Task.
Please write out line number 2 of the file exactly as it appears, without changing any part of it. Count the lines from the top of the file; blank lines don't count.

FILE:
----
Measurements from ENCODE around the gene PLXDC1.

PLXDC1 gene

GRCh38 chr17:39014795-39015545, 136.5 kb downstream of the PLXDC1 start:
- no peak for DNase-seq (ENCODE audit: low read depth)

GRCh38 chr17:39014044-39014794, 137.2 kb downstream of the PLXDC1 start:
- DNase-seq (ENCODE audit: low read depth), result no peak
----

PLXDC1 gene